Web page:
Adrian Taylor, 05-12-2005 – Rather it is the lack of co-ordination between the donors, as each seems determined to offer the same aid (right now trainings for Iraqi officials), and fails to address other issues. Again and again the visitors asked “what is your government going to do to improve coordination among donors?” Again and again, the question was met by a baffled smile, as the host officials muttered something about it “not being our job”, and promptly changed the topic.
Where is the European Commission?
Is it the role of the Commission to spend money on its own development projects? Surely, the Commission is supposed to be the motor for European integration, not the World Bank mark II? If so, money should be a tool to promote common European policies, the identity and visibility of the EU abroad, and the development of beneficiary countries. Hence development aid should be a subset of the Commission’s goal of creating a genuine common foreign policy for the EU. What do we see instead? Large numbers of staff mired in budget spending, few attempts to co-ordinate Member State development aid as is legally required in the Treaties, and the Commission’s complete absence from CFSP.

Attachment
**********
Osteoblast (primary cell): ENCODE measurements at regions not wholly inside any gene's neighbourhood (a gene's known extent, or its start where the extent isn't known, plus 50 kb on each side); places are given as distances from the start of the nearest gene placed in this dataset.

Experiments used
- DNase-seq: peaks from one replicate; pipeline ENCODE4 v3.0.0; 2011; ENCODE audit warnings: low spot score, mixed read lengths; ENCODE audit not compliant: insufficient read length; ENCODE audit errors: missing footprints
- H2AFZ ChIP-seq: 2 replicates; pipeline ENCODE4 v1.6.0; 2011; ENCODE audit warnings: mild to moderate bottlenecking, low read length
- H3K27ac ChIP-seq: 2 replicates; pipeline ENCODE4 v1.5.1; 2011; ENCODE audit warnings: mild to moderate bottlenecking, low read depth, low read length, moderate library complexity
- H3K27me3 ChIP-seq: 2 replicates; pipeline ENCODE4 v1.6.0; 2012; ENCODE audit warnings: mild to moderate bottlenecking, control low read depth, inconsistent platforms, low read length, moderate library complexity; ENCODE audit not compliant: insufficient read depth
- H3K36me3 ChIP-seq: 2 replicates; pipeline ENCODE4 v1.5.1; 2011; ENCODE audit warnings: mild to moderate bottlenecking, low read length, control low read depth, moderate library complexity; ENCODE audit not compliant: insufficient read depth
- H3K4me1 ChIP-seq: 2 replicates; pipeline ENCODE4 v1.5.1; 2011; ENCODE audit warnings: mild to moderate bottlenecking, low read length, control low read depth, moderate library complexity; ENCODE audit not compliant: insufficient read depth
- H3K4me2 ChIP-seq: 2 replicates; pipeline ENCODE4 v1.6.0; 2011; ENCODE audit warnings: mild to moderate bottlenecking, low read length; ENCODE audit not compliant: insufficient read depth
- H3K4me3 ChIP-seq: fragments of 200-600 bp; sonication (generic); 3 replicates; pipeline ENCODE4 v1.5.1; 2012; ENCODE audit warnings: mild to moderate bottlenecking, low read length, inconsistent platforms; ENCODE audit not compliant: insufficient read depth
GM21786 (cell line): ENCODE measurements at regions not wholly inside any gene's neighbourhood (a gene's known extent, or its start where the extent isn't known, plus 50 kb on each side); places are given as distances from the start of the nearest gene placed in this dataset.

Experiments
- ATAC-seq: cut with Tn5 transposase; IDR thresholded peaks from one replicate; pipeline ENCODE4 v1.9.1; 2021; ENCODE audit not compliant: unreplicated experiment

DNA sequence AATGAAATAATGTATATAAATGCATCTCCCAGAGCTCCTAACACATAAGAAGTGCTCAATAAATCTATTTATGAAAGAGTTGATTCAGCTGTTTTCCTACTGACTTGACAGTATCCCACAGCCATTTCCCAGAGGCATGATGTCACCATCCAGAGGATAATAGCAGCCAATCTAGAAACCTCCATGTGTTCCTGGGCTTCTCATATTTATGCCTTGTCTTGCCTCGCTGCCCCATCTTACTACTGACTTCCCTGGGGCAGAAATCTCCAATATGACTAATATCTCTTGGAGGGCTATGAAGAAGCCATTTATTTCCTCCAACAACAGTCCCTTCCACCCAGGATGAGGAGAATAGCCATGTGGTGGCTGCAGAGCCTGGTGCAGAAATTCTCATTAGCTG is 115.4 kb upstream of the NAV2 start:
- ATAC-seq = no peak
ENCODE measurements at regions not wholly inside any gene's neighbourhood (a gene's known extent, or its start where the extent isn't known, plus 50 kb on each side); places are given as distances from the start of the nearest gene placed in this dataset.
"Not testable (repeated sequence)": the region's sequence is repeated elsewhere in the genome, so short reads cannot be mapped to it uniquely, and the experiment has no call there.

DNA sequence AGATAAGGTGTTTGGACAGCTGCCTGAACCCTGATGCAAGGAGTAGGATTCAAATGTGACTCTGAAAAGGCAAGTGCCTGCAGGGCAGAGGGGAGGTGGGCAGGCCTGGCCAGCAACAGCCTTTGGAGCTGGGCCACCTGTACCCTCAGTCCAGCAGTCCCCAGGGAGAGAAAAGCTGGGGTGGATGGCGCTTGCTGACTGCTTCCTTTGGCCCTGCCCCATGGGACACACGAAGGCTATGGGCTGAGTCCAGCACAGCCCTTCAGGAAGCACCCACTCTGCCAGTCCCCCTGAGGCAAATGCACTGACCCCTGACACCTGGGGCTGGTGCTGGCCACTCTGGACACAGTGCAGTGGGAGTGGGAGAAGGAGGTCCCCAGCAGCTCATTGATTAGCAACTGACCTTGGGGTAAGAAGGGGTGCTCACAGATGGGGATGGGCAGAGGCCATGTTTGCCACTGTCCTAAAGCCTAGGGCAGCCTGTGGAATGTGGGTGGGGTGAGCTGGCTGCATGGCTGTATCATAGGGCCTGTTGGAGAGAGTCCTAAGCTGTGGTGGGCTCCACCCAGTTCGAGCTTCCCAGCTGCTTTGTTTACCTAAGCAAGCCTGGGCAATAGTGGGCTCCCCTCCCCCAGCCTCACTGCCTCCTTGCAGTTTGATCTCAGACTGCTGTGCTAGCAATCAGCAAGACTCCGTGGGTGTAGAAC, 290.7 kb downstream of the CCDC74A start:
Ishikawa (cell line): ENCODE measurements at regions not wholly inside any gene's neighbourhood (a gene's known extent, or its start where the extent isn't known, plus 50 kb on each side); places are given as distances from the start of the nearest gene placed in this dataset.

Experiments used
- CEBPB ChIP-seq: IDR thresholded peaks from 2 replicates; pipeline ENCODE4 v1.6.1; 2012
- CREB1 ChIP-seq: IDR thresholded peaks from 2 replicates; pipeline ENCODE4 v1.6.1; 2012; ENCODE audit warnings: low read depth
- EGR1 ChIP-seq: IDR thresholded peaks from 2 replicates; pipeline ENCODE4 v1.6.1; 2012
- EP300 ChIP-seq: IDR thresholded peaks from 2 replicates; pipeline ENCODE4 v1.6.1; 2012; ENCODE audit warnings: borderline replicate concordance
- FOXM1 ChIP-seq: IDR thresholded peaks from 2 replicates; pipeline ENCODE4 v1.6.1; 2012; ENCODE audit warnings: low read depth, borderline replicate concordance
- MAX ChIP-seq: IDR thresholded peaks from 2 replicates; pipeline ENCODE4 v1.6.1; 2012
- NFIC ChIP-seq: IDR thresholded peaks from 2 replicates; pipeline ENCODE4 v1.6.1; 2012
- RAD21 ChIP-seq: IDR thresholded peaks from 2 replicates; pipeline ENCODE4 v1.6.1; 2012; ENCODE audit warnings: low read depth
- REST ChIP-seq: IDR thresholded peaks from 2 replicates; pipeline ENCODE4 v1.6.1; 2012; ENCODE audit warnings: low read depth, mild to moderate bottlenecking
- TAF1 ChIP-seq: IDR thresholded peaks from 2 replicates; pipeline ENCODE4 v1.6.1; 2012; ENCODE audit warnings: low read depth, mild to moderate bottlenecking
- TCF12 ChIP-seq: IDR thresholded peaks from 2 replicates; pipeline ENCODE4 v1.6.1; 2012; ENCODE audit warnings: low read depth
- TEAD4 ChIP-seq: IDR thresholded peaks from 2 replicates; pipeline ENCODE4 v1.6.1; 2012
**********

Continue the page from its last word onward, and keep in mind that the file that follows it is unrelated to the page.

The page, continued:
Member States are not happy either
Many Member States development ministries are under severe budgetary pressure, which is forcing them to be selective in projects. This will diminish their visibility unless they can find extra funds. Furthermore, the more and more aid is untied, and hence the scope for collaboration between donors is rising. Here is a window of opportunity for the Commission to team up with Member States.
So why does the Commission not act as a European coordinator ?